Priced at just a little more than a new Japanese 125 at £5399, the Fantic Caballero 250 is stonking value for money.

Styled to mimic the original ’70s Caballero, featuring the same front and rear single light unit and red peanut petrol tank, the new machine looks like it's stepped out of a time warp.

As well as looking the part, the minimalist price tag also bags you superb build quality and a flawless paint finish.

What's more, the Fantic is also packed with lovely parts and attention to detail - boasting LED front and rear lights and wavy brake discs, alongside premium Bybre calipers, Tommaselli bars, Domino grips, Arrow cans, spoked wheels and a digital clock.

The Fantic gets a set of Arrow pipes

Equipment

4 out of 5 (4/5)

The Fantic Caballero 250 Scrambler is littered with high-quality parts, which help set it apart from other small-capacity retro bikes on the market.

Despite using a Chinese-produced engine (which is nothing to be sniffed at), the Fantic boasts solid aluminium machined yokes, fork bottoms and footrest hangers. 

Helping to complete the scrambler package is a fantasitc '70s soundtrack, thanks in part to set of twin Arrow cans. The fuelling and throttle response are also perfect.

While the styling might mimic that of days gone by, this bike is thoroughly modern - using a digital dash, ABS, LEDs, radial brakes and wavy discs.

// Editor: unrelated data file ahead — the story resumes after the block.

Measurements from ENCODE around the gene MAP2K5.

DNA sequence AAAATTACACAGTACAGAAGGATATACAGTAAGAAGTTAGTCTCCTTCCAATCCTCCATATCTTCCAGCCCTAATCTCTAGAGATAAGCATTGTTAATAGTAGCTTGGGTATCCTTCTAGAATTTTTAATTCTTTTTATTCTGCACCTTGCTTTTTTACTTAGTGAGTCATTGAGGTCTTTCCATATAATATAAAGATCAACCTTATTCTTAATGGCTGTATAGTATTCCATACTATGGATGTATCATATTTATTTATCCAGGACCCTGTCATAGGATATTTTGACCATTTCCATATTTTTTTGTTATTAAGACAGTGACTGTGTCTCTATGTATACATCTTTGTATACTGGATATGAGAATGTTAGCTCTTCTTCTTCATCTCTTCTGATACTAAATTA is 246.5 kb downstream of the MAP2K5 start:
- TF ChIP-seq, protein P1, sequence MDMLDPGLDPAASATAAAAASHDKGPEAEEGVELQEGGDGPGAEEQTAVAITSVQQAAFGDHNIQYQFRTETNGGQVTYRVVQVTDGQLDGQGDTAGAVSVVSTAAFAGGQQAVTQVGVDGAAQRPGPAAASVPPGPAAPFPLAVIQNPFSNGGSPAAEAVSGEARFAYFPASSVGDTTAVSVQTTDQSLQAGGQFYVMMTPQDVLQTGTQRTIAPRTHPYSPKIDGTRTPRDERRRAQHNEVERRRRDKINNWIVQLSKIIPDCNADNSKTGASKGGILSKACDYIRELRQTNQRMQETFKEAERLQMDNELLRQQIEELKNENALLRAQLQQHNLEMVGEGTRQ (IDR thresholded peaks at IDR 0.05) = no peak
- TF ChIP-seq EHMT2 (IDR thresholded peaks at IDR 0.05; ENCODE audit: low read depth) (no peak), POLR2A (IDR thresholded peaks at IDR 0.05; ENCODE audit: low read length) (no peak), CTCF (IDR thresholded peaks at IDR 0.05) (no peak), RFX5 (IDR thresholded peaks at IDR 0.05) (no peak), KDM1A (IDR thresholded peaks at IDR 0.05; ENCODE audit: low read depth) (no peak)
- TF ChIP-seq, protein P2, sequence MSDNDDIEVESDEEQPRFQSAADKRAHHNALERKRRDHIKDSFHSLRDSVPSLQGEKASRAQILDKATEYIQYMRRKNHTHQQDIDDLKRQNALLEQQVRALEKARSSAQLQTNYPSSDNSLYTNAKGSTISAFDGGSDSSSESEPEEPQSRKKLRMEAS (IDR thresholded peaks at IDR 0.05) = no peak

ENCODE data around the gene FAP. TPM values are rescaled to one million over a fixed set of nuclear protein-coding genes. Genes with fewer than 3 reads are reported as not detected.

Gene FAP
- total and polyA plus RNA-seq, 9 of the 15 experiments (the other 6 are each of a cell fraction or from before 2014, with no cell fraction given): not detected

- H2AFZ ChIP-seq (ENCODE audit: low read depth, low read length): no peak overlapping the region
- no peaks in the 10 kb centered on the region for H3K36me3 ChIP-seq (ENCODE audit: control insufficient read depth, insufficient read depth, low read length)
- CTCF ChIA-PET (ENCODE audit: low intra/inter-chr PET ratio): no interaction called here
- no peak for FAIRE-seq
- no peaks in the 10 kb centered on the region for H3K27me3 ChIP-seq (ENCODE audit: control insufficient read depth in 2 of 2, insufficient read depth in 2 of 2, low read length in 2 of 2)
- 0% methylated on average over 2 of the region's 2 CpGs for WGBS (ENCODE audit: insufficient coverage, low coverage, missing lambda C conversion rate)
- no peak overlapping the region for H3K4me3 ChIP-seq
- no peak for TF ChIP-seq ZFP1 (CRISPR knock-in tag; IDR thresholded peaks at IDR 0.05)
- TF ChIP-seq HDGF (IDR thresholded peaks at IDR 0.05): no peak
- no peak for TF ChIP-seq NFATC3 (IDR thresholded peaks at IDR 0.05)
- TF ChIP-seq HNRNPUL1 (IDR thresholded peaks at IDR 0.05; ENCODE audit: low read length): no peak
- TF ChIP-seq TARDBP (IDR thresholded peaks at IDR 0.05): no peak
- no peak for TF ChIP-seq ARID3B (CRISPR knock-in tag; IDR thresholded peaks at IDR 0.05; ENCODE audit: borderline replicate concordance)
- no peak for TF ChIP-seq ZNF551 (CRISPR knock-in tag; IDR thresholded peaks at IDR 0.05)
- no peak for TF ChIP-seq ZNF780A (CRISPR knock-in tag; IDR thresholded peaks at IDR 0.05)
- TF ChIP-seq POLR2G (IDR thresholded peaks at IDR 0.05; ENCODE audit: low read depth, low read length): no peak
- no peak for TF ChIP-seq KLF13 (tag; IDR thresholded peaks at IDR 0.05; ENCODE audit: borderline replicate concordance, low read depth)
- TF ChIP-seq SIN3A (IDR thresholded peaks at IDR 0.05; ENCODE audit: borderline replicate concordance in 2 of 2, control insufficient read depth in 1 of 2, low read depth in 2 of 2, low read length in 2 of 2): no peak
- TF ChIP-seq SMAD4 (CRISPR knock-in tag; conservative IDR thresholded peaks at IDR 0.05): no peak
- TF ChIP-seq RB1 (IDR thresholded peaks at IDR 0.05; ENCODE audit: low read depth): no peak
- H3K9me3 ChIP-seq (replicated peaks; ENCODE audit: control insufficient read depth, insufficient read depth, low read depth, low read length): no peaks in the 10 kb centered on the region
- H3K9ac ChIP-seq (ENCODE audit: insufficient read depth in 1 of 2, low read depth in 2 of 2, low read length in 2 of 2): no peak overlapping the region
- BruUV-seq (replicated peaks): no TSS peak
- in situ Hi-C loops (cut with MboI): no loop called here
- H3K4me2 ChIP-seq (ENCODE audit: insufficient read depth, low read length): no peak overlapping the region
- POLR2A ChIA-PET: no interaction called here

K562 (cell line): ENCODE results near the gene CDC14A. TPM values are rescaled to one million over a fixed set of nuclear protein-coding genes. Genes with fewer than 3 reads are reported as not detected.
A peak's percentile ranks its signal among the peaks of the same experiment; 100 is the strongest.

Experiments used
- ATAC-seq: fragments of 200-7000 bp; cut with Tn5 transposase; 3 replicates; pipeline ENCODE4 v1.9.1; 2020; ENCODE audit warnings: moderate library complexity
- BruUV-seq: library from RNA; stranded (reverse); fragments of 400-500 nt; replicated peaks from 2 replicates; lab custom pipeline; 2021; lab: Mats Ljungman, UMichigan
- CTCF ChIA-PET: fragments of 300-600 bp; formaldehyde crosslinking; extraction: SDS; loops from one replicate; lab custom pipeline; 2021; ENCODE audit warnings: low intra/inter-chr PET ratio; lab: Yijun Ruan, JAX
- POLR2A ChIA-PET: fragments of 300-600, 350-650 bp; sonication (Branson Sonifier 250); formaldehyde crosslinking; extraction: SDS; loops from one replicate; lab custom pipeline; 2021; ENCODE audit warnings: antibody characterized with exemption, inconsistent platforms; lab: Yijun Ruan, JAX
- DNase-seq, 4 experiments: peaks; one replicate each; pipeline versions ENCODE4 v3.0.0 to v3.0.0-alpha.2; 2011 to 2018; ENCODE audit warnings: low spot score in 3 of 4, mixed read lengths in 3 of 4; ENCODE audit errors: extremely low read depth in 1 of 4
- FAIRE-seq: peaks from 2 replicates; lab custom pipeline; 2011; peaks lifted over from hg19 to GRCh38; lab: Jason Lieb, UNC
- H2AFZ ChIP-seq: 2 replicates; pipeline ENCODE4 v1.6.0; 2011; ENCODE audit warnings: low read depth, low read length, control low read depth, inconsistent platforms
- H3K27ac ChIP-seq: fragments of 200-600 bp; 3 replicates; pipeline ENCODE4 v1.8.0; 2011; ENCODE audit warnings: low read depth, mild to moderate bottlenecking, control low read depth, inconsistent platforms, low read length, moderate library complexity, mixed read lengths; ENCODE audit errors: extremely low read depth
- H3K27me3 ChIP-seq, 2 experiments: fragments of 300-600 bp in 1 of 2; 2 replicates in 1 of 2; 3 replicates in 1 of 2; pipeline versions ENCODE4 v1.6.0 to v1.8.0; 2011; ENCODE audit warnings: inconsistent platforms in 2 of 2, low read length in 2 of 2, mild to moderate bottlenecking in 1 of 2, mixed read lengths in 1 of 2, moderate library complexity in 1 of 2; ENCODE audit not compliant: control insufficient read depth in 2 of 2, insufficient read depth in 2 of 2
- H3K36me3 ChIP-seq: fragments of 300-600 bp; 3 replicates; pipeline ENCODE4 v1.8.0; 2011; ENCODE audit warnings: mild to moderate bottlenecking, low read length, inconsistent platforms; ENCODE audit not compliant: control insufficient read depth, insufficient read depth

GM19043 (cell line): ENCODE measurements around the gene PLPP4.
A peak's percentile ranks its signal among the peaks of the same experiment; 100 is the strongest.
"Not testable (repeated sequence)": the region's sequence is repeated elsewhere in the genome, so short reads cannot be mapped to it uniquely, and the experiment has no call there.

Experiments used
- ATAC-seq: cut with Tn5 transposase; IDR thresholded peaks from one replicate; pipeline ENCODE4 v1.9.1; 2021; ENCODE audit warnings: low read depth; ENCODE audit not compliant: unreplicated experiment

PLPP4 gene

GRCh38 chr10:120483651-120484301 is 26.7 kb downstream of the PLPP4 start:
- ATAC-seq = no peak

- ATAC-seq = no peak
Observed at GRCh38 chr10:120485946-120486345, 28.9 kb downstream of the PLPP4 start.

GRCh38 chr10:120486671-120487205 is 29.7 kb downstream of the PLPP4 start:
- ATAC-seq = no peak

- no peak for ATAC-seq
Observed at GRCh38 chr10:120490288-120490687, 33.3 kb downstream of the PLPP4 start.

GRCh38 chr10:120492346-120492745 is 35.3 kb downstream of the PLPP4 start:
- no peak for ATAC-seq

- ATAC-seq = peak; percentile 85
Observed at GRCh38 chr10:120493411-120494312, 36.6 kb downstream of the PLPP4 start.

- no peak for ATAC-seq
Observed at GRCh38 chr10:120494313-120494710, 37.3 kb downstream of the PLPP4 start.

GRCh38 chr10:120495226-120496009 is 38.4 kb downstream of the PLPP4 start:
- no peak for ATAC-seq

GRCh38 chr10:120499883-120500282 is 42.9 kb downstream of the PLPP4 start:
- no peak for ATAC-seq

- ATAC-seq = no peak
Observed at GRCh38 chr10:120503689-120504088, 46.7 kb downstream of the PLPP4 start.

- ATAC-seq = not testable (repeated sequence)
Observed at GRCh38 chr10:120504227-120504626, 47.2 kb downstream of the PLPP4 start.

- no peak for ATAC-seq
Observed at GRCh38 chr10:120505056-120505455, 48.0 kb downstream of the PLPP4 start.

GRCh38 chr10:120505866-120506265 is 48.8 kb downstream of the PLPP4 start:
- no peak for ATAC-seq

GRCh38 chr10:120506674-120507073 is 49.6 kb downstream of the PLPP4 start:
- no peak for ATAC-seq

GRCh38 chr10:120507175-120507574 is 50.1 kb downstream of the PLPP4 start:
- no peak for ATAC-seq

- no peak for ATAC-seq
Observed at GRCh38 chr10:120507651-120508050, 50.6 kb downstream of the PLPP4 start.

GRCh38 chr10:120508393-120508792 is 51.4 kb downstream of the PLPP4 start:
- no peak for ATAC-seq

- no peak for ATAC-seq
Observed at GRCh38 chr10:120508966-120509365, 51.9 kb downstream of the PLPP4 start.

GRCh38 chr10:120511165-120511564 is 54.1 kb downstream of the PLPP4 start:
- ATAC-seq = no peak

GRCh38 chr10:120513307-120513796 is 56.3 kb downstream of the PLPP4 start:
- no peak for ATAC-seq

Specs

Engine size 250cc
Engine type 8v single-cylinder
Frame type Steel-tube
Fuel capacity 12 litres
Seat height 845mm
Bike weight 130kg
Front suspension Non-adjustable Fantic FRS 41mm USD forks
Rear suspension Single Fantic FRS rear shock adjustable for rebound damping
Front brake 320mm wavy disc with Bybre four-piston radial caliper
Rear brake 230mm rear disc
Front tyre size 110/80 x 13
Rear tyre size 130/80 x 17

Mpg, costs & insurance

Average fuel consumption -
Annual road tax £45
Annual service cost £160
New price -
Used price -
Insurance group -
How much to insure?
Warranty term Two years

Top speed & performance

Max power 28 bhp
Max torque 17 ft-lb
Top speed 95 mph
1/4 mile acceleration -
Tank range -

Model history & versions

Model history

The Fantic Caballero 250 Scrambler was launched in 2018, alongside a 125 and 500 Scrambler.